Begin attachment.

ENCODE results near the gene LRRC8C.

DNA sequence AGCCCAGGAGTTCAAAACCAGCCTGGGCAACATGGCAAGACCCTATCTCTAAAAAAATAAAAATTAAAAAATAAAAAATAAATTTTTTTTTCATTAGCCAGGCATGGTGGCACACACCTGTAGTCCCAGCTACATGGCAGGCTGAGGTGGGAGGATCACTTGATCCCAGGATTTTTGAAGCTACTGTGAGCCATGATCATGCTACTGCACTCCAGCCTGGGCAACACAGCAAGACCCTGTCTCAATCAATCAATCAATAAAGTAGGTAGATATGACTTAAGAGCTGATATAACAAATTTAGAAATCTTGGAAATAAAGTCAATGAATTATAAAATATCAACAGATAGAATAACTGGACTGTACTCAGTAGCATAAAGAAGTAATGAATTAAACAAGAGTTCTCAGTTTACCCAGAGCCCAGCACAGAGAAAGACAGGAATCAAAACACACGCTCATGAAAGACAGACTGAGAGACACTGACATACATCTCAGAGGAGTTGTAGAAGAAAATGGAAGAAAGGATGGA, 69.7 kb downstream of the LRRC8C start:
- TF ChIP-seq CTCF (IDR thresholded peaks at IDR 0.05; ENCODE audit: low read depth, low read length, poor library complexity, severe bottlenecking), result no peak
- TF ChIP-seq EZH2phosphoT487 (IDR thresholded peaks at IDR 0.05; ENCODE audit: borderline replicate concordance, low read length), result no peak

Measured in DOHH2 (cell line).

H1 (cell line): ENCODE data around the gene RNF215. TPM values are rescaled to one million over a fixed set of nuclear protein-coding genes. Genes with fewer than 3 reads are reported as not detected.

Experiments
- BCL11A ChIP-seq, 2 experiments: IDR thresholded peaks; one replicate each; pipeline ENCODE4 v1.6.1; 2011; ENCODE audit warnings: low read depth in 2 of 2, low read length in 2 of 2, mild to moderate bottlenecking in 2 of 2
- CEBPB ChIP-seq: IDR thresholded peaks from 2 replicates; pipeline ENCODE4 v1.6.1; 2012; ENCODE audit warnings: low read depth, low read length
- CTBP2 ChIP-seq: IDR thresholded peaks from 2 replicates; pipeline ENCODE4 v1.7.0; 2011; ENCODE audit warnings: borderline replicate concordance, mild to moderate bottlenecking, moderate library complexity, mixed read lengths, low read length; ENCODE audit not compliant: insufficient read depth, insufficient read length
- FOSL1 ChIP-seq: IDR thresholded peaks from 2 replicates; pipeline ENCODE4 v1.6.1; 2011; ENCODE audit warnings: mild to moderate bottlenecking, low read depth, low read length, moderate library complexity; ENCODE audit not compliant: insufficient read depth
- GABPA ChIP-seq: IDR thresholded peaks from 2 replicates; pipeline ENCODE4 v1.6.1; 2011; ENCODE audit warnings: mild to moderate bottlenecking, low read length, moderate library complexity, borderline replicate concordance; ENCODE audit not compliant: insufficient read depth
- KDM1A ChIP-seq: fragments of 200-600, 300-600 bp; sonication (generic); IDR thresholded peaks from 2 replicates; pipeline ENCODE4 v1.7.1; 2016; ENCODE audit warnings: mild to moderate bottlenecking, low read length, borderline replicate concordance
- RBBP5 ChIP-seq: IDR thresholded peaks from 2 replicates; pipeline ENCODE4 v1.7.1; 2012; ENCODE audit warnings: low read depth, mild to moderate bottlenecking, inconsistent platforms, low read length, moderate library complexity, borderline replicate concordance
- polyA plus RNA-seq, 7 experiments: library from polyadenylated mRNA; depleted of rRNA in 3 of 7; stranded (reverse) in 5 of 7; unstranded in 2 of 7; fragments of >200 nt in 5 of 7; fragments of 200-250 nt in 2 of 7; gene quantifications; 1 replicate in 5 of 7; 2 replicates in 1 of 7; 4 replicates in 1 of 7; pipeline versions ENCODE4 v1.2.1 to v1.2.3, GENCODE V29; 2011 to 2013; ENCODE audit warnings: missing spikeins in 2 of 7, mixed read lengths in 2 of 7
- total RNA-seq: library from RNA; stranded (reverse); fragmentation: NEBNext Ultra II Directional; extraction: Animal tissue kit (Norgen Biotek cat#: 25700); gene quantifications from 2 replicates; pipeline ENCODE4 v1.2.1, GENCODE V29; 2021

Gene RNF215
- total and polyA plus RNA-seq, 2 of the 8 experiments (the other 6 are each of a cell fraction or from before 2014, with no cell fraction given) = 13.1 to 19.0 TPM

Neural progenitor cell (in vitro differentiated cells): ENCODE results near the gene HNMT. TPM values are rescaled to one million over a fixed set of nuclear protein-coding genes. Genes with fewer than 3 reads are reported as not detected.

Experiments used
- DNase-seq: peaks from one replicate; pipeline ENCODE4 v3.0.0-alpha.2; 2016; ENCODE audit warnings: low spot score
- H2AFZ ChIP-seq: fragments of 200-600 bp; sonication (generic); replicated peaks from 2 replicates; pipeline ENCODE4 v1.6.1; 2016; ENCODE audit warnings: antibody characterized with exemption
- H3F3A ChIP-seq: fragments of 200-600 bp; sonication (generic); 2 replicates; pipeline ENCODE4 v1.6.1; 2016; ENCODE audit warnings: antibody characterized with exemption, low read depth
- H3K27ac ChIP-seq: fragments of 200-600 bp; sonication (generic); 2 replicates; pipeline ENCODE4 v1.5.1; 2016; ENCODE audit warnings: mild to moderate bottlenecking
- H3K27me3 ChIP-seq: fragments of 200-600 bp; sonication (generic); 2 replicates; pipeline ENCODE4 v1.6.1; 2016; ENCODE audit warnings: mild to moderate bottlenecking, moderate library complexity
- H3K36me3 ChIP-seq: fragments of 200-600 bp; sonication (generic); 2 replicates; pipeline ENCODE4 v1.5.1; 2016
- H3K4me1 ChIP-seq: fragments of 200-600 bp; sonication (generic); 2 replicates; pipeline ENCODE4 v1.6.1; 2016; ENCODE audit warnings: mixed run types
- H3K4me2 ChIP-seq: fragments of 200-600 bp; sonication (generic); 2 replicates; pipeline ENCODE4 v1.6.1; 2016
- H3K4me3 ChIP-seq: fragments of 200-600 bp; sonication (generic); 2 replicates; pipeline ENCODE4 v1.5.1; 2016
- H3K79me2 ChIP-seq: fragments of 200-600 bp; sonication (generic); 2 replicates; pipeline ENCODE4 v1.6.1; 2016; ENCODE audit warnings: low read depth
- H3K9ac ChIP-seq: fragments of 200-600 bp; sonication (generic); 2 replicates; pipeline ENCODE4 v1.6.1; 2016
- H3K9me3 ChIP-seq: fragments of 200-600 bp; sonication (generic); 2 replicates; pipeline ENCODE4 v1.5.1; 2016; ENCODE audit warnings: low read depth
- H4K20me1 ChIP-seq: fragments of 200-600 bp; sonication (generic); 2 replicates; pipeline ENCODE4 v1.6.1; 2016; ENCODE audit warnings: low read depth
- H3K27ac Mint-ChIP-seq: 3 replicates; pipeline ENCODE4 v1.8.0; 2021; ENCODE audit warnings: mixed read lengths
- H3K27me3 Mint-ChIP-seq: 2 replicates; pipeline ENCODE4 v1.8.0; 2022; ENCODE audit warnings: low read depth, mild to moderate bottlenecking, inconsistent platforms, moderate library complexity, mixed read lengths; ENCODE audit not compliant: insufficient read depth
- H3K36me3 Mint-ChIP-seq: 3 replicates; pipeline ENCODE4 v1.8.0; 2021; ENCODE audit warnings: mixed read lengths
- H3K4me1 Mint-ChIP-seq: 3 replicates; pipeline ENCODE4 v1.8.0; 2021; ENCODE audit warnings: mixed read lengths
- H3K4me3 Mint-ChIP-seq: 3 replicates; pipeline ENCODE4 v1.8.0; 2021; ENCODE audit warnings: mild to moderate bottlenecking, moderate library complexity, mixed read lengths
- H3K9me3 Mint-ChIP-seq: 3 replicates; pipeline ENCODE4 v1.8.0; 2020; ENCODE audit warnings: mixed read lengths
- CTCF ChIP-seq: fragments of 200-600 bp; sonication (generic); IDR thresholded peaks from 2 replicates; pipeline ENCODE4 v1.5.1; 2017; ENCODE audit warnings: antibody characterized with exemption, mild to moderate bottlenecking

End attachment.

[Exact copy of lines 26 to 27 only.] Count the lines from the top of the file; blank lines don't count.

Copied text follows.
- H3K36me3 ChIP-seq: fragments of 200-600 bp; sonication (generic); 2 replicates; pipeline ENCODE4 v1.5.1; 2016
- H3K4me1 ChIP-seq: fragments of 200-600 bp; sonication (generic); 2 replicates; pipeline ENCODE4 v1.6.1; 2016; ENCODE audit warnings: mixed run types